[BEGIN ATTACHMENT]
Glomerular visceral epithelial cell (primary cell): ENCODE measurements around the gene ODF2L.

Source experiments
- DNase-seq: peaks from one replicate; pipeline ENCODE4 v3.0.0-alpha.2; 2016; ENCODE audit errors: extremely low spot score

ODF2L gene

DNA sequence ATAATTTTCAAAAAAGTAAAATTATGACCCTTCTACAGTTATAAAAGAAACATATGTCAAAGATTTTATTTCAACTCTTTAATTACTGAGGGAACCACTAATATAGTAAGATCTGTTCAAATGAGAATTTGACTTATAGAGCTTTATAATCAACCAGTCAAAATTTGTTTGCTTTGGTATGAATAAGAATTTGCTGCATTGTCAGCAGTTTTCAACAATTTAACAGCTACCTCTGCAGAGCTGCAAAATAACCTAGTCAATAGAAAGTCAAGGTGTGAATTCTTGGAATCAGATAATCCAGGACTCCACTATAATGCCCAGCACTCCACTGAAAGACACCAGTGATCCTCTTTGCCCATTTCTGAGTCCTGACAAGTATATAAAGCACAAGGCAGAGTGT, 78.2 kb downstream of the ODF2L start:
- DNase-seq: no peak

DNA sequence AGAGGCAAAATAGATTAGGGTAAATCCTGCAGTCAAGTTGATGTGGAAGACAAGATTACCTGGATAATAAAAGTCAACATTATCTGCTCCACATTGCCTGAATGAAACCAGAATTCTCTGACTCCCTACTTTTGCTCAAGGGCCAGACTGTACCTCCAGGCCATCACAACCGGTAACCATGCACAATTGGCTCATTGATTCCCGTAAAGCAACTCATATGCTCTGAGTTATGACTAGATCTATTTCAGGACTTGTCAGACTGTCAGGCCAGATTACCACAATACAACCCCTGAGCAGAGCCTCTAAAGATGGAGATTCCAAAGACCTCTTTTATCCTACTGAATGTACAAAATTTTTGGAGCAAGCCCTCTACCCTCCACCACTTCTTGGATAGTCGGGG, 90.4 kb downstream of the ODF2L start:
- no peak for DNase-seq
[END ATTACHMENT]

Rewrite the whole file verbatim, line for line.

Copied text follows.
Glomerular visceral epithelial cell (primary cell): ENCODE measurements around the gene ODF2L.

Source experiments
- DNase-seq: peaks from one replicate; pipeline ENCODE4 v3.0.0-alpha.2; 2016; ENCODE audit errors: extremely low spot score

ODF2L gene

DNA sequence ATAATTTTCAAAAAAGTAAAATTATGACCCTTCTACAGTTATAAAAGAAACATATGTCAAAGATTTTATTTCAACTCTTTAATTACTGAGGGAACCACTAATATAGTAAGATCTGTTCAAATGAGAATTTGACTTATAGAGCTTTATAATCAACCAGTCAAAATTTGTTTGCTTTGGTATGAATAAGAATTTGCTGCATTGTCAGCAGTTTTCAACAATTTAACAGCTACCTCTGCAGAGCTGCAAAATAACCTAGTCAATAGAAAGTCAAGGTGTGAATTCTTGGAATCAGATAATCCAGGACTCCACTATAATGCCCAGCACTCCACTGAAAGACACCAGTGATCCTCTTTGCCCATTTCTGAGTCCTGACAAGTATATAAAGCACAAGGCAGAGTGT, 78.2 kb downstream of the ODF2L start:
- DNase-seq: no peak

DNA sequence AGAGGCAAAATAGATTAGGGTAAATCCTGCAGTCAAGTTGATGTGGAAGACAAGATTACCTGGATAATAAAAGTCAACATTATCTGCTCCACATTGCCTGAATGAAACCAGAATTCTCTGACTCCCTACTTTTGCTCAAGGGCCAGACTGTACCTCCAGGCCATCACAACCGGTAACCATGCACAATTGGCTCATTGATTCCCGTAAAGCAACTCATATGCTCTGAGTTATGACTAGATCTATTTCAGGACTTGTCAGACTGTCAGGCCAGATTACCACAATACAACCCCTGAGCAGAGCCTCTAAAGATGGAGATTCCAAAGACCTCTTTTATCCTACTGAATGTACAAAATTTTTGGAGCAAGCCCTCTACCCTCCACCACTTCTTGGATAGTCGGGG, 90.4 kb downstream of the ODF2L start:
- no peak for DNase-seq